A Holiday Special

christmas saleIsn’t the time from Thanksgiving to Christmas special? I love the focus on family and faith.  I realize that most of us do not enjoy the perfect holiday shown in every commercial–and yet we all have much to be thankful for.

So I thought I’d jump on the celebration band-wagon and offer a different special for each week from now through the new year. Hopefully there will be something here that you like. This week’s special is both of my Christmas books. These two stories have the same cast of characters, and they both take place as Annie’s family celebrates the birth of our Lord.

I’ll also include a personalized Christmas card. This price is only good here on my webpage, but rest assured I will not see your payment information–you’ll be directed to the secure Paypal website. Just fill in the AUTOGRAPH TO box below and click BUY NOW, and we’ll slip these in the mail to you. And check back each week for a different special from now until 2015.



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A Plain & Simple Thanksgiving

Amish fiction, Amish Holidays Comments: 10

DSCN4918It’s amazing to me how popular Amish books are. I’m often asked “why” and the best answer I have is that many of us are a bit overwhelmed. We like the simplicity of the Amish life–the lack of traffic jams, ringing phones, blaring televisions, and mega-shopping. We like the idea that life can/could be simpler.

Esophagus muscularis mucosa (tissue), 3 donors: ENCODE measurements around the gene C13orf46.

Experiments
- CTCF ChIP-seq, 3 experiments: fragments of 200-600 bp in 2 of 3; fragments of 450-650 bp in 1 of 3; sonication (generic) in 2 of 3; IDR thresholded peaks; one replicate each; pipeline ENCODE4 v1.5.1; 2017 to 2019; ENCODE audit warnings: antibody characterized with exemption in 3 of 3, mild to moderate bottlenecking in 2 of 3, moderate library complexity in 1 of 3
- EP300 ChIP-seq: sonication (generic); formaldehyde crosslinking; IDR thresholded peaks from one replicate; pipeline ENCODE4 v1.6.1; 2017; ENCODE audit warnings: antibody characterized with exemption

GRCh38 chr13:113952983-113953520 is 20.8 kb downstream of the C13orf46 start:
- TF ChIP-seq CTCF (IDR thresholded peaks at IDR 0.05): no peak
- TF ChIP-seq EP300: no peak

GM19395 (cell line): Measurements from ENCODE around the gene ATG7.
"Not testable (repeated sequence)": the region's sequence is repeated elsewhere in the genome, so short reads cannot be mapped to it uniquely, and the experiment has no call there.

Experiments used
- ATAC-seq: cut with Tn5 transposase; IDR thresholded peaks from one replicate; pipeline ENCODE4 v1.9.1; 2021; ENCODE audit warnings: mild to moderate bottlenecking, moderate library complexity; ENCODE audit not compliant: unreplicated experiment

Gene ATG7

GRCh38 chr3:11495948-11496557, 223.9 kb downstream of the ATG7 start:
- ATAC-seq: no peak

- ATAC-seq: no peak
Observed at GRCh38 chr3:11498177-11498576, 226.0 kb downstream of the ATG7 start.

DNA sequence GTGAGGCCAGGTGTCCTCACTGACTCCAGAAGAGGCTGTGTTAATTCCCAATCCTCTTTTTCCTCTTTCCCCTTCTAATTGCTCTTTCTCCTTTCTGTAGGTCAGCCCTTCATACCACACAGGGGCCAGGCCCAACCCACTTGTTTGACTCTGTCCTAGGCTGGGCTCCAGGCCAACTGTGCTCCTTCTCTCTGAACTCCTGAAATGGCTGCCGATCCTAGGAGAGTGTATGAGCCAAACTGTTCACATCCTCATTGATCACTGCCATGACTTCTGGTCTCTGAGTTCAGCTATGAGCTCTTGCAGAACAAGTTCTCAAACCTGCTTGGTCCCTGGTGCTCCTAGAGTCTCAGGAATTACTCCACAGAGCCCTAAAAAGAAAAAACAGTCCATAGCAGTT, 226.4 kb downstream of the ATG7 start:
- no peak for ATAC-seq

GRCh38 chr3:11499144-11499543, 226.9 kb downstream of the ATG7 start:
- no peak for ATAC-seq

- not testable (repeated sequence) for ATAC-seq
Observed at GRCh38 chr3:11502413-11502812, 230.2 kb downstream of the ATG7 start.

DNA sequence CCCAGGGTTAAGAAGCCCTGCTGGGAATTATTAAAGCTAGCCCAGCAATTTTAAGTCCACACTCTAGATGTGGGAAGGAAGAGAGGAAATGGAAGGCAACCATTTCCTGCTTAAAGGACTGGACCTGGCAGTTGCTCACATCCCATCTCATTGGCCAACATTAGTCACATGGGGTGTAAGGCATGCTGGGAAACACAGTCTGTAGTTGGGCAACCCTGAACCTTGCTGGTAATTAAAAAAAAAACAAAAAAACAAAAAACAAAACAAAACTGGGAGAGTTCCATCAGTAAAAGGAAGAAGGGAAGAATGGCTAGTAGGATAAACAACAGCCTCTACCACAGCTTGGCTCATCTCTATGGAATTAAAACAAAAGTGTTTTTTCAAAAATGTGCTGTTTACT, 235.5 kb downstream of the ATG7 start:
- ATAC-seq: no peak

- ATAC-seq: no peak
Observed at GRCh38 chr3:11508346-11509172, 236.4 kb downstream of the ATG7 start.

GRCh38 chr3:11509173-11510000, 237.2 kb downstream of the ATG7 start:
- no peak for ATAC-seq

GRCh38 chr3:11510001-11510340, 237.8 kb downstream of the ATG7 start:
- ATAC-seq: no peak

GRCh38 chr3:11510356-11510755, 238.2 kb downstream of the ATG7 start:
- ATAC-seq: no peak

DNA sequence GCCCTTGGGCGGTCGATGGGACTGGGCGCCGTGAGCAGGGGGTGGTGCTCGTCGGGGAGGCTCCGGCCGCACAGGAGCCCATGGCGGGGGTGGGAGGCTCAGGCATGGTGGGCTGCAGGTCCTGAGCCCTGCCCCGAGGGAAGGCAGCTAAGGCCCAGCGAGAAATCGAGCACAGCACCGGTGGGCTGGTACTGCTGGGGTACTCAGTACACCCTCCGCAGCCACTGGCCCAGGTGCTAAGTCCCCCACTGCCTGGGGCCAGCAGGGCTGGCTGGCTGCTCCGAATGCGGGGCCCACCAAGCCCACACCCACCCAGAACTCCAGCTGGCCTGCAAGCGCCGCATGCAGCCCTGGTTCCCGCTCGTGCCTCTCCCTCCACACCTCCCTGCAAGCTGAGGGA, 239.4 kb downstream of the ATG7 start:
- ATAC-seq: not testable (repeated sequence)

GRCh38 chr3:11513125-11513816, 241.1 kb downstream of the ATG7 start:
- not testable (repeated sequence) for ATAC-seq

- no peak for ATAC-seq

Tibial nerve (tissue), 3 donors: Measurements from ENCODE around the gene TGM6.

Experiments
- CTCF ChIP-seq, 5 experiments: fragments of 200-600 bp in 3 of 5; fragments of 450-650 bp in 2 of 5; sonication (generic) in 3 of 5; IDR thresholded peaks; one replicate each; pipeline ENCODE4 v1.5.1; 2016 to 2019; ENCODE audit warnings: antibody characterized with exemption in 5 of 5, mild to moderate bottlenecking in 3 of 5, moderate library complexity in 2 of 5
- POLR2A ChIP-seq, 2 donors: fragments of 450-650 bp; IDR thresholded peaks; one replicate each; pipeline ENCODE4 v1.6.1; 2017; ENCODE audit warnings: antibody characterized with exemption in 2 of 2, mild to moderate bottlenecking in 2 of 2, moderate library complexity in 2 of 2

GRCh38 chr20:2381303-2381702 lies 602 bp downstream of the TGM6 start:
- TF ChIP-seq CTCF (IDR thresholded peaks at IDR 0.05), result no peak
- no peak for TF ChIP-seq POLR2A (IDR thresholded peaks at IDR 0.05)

So what about Thanksgiving? Do the Amish celebrate it? YES, they do. Is there celebration different than ours? Probably. Here are a few differences. Remember, my observations are from visiting with Amish in Indiana, Wisconsin, Pennsylvania, Ohio, and Oklahoma. You may have experienced something different.

  1. The Amish do join with other family members to celebrate Thanksgiving.
  2. They don’t travel far though–only family members who live nearby get together. In general, Amish don’t “go home” for the holidays . . . but of course they do stay in touch via letters, etc.
  3. They don’t purchase a lot of pre-cooked items.
  4. They usually have a devotional time on the morning of Thanksgiving.
  5. Everyone contributes to the meal–one person doesn’t try to do it all.
  6. Afterwards, they play games or visit (remember–there are no televisions in the home).
  7. There are lots of folks helping with the clean-up after the meal.

Kind of simple. Right? Yeah, I like that too. I hope that this holiday season, you are able to find the plain and simple joys that come from your family, friends and faith.



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